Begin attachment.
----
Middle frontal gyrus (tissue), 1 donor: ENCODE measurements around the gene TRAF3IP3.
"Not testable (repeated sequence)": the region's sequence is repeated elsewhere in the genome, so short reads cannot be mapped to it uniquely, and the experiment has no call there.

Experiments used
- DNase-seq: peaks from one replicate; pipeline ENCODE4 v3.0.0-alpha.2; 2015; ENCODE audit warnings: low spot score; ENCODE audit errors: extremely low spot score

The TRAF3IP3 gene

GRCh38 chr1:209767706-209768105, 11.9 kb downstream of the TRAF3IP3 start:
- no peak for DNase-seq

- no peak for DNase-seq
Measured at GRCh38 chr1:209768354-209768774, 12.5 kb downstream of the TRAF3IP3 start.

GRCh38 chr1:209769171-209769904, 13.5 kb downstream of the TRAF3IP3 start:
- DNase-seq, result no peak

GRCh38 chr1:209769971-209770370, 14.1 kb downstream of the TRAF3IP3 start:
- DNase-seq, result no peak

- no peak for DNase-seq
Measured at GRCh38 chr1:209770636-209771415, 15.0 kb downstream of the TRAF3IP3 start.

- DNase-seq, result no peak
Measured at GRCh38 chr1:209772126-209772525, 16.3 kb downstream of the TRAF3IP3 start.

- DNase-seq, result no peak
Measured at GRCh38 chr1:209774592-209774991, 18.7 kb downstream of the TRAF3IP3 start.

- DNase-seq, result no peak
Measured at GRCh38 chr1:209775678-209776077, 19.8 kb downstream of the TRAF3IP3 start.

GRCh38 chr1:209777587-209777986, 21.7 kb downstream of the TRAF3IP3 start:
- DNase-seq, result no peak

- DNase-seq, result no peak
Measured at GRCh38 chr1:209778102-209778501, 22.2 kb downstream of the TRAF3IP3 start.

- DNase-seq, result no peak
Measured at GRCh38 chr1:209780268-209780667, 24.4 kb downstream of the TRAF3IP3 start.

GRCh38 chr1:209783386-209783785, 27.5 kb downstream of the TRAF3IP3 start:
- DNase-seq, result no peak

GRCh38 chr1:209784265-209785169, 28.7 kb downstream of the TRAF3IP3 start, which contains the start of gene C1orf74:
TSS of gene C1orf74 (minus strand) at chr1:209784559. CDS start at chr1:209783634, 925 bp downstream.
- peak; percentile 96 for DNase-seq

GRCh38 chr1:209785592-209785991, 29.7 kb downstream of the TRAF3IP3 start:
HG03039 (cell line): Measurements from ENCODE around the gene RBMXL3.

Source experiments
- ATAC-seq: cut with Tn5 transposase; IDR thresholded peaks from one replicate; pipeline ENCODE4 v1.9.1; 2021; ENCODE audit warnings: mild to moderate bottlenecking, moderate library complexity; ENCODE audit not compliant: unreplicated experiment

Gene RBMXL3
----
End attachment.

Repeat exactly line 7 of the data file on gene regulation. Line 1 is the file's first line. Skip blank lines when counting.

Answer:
- no peak for DNase-seq